re: Don’t pay the for-loop tax VIEW POST


I think the only argument for using a a for-loop is to break out of the loop. I think pretty much everything else can be done using the functional approach.


Indeed, but as a reminder there are methods that allow you to "break out" soon looping an array with FP. Namely, find and some are probably the most expressive. (Alas, find isn't supported in IE, not even 11, but OTOH is easily polyfill-able.)


While I agree that breaking out of a loop is a point for the loops, breaking out of a for rubs me the wrong way. I believe you should use a while (or do-while) loops and specify the condition appropriately. Breaks hamper readability imho and make the code even harder to reason about or even formally verify.


I've written plenty of loops that would look a lot worse if I had to write them without break statements. For example, this code to look for possible forward moves for a white rook on a chessboard:

while (row++ < BOARD_TOP) {
    if (is_white_piece(row, column))
    if (is_black_piece(row, column))

The first check could obviously be moved into the loop condition, but I can't think of a good way to move the second check into the loop condition too.

Edit: Language is C.
Edit 2: GENERATE_MOVE call was in the wrong place, moved it outside of the second if.

If that's still JavaScript (could be even C or Java), it could be refactored in a more expressive way:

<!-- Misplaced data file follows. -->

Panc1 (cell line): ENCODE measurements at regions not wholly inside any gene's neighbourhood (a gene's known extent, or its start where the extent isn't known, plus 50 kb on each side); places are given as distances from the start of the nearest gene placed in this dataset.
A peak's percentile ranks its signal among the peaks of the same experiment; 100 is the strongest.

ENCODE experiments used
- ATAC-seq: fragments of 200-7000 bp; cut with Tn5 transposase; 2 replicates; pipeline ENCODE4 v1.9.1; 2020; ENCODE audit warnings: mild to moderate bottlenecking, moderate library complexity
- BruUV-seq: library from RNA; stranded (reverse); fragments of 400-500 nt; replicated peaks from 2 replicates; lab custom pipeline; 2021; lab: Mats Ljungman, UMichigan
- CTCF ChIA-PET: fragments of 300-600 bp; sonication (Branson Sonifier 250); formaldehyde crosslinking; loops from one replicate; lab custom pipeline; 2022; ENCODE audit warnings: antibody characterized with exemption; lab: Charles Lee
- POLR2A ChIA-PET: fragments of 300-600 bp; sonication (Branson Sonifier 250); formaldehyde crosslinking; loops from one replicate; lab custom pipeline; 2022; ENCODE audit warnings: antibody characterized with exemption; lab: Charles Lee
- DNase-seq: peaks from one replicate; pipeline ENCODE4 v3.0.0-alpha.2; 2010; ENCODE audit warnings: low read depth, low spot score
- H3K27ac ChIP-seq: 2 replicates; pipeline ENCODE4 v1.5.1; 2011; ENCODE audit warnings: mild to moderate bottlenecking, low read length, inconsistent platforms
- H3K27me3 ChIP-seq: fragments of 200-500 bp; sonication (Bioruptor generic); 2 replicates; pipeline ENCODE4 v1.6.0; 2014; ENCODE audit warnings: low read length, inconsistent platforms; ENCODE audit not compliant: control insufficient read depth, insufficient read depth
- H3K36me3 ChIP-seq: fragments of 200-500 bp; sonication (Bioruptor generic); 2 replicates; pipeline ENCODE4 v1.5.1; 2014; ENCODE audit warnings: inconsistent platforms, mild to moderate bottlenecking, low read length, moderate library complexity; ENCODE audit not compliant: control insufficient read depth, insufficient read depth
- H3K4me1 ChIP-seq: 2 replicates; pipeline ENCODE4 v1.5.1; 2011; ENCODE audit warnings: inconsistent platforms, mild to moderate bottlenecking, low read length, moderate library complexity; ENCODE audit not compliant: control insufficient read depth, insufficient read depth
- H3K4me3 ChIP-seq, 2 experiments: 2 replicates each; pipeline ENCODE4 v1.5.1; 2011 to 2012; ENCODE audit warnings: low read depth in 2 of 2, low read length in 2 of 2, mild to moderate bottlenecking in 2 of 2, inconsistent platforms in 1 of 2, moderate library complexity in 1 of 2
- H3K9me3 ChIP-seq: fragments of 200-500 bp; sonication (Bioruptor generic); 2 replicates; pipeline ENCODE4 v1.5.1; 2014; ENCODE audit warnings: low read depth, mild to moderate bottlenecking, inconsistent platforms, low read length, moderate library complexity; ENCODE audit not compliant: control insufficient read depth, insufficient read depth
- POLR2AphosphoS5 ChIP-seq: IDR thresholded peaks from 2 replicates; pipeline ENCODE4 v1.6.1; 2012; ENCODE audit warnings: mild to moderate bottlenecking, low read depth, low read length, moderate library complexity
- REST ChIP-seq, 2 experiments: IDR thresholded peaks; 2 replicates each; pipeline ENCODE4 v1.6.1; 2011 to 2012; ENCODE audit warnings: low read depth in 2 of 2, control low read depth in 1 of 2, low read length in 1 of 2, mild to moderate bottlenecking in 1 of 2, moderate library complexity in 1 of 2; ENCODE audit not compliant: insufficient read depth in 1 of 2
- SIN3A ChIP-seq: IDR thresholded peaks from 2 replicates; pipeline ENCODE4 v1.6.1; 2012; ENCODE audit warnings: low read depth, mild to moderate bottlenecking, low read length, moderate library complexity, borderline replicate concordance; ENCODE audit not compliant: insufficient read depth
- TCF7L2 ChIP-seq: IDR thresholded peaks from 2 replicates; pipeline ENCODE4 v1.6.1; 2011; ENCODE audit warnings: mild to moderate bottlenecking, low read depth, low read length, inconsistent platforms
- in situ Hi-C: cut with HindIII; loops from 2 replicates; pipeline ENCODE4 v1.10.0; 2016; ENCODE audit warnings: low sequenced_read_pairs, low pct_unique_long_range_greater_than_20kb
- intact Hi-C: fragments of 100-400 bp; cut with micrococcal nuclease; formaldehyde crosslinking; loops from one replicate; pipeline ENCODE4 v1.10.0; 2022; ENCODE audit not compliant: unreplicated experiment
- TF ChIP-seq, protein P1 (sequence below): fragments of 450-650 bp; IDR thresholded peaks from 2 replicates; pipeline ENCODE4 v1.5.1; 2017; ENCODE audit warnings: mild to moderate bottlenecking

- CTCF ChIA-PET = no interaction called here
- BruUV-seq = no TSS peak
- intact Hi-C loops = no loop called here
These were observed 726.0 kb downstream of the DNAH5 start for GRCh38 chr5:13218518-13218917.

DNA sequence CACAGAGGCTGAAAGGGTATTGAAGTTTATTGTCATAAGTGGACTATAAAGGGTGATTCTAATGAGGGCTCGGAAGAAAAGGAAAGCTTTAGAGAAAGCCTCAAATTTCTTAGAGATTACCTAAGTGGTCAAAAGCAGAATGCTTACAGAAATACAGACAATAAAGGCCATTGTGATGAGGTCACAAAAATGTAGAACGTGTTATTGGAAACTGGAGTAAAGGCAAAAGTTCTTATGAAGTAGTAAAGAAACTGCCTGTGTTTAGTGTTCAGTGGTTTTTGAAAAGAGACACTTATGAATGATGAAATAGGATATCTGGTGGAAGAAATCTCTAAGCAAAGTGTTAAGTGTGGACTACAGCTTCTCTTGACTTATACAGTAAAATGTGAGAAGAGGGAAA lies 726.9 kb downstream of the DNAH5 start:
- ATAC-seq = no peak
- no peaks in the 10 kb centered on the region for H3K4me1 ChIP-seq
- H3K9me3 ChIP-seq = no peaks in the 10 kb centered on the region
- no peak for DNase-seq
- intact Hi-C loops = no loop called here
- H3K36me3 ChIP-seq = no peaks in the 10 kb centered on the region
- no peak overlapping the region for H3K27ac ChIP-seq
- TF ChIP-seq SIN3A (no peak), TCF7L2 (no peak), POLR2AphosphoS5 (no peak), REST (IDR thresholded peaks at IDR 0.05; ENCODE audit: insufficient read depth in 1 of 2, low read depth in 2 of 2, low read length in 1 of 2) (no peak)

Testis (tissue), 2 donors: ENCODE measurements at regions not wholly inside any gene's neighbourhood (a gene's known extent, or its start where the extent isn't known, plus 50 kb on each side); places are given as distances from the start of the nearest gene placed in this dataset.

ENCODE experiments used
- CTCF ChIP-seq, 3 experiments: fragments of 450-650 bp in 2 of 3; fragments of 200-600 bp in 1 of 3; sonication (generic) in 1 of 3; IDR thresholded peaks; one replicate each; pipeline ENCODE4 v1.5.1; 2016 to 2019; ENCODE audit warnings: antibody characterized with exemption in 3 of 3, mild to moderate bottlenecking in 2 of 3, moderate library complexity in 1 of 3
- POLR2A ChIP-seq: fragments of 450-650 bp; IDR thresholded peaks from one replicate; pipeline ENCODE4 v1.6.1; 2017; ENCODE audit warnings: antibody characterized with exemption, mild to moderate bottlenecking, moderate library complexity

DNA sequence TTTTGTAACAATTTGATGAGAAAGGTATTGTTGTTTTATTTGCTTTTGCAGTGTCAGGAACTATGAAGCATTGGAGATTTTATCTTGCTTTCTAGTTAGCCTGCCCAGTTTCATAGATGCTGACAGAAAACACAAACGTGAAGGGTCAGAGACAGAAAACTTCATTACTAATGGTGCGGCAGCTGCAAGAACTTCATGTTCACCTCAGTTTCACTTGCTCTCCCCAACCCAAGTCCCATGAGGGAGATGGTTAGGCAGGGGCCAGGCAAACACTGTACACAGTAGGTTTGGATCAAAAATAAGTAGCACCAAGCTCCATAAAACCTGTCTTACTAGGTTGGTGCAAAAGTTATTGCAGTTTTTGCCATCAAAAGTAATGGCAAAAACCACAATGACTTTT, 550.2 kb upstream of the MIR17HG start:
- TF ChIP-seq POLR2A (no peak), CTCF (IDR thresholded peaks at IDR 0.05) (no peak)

const piece = chessboardRows.find(pieceAtColumn(column));
if (piece && isWhite(piece)) {

function pieceAtColumn(column) {
    return function(row) {
        // something like row[column]?

Maybe it's more verbose, but also clearer.

This was C, I didn't have a find method on all the arrays.

Ah, crud, you're out of luck then XD

I think the aim of this article is mainly JavaScript or any other language that support methods for functional programming.

I guess you're stuck with classic loops unless some kind of abstraction helps you with that (in Java <8 it's still a mess anyway).

I discovered that I pasted the code wrong, so I've edited the post to correct that. In the original version I could have written a function to find the index in the array, but I can't do that for the correct version.

I agree the loop would look worse. However, in this case all you are doing is finding the first piece and if it's white calling a method, right?

So you could do something like

const pieceIndex = findFirstPiece(row);
if (pieceIndex > 0 && is_white_piece(pieceIndex , column))

where the findFirstPiece would find the first row value that is either a white or a black piece, returning -1 if no such value was found.

Oops, I pasted the code wrong. What I wanted to do was generate every move from the current position of the rook up to a piece, and including the piece if the piece is a black piece. See updated post.

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